Schuyler W. Henderson, M.D. Assistant Editor
Who Am I? Ethnic Identity Formation of Arab Muslim Children in Contemporary U.S. Society PIA REBELLO BRITTO, PH.D.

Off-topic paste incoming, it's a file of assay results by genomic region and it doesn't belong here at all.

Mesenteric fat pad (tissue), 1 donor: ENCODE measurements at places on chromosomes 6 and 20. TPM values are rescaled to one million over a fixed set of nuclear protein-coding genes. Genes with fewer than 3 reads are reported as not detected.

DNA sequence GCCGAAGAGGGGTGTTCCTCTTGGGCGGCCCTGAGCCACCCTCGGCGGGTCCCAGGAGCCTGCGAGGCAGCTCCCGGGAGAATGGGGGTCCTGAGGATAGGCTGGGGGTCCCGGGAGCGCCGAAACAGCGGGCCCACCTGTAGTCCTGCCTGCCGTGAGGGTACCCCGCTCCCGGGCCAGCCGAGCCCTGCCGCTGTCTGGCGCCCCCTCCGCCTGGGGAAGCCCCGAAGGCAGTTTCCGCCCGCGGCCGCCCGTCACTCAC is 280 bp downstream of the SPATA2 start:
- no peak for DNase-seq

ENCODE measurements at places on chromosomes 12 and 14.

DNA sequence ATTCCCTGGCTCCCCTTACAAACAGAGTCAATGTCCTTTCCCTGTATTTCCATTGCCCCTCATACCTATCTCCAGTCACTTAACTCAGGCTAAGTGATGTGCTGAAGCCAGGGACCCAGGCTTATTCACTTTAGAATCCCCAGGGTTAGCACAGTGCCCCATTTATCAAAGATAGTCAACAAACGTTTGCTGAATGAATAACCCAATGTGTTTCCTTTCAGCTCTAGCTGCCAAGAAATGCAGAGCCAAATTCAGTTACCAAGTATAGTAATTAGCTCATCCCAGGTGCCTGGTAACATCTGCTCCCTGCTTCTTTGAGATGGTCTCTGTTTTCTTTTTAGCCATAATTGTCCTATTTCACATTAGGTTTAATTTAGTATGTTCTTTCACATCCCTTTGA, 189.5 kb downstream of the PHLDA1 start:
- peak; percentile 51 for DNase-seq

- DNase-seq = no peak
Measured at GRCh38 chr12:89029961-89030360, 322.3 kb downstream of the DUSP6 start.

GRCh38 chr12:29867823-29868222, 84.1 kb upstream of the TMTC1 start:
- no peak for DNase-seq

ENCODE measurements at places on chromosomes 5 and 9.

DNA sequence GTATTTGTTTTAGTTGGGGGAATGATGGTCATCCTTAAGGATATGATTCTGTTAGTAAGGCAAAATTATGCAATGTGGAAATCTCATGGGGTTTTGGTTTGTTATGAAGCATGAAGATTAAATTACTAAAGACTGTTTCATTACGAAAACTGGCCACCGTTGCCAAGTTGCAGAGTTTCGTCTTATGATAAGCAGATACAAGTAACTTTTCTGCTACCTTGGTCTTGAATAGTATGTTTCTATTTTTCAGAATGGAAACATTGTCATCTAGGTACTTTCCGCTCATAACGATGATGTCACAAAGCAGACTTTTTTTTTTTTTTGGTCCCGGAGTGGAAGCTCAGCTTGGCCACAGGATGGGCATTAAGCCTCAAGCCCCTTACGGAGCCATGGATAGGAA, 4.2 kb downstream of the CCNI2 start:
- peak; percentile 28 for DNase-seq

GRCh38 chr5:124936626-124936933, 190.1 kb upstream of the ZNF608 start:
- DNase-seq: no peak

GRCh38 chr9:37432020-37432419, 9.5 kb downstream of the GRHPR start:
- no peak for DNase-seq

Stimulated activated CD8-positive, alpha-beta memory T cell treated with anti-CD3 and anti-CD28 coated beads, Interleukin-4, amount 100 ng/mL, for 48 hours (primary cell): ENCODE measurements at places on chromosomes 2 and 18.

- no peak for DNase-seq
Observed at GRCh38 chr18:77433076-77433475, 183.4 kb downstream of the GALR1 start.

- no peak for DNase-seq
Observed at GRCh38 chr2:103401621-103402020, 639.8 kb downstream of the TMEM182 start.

Identity formation is a lifelong developmental process. It is multidimensional, consisting of diverse aspects such as sex, occupation, education, cultural background, family structure, and race and ultimately emerges from an interaction between the self and the context.1,2 Ethnic identity formation, a process of developing an understanding of one`s origins with respect to a particular reference group, begins in childhood3,4 and often consolidates in adolescence.2 Ethnic identity is a central aspect of social development for most non-European immigrants5,6 and has been linked to psychological adjustment and the overall well-being of immigrant children and adolescents.7 The ecological context (i.e., the local social, political, and cultural environments) is a key influence on ethnic identity,8 and discord among these environments may be a conflictual milieu for the formation of ethnic identity. Growing up Muslim and Arab in the United States in this postYSeptember 11, 2001 era is complex, not just with respect to the different aspects of identity,9 but also Accepted March 27, 2008. This article was reviewed under and accepted by Deputy Editor Ellen Leibenluft, M.D. In Context is a venue for scholarly contributions from experts on scientific, social, political, and cultural issues pertinent to children`s mental health. In Context presents topics that do not immediately fall under the purview of scientific research of clinical practice but that nevertheless affect the lives and mental health of children. Its goal is to education clinicians and researchers, to encourage discussion, and to foster interdisciplinary collaboration. Dr. Britto is with the Child Study Center, Yale University. The author thanks the Russell Sage Foundation for its financial support and the BMan Ana^ research team Mary Schwab-Stone, N. Shemrah Fallon, Amina el-Annan, and Mona Amer for their participation in the study of Arab Muslim children. Portions of this article are adapted from Britto PR, Amer M. An exploration of cultural identity patterns and the family context among Arab Muslim young adults in America. Appl Dev Sci. 2007;11:137Y150. Correspondence to Dr. Pia Rebello Britto, Yale Child Study Center, 230 South Frontage Road, New Haven, CT 06520; e-mail: email@example.com. 0890-8567/08/4708-0853Ó2008 by the American Academy of Child and Adolescent Psychiatry. DOI: 10.1097/CHI.0b013e3181799fa6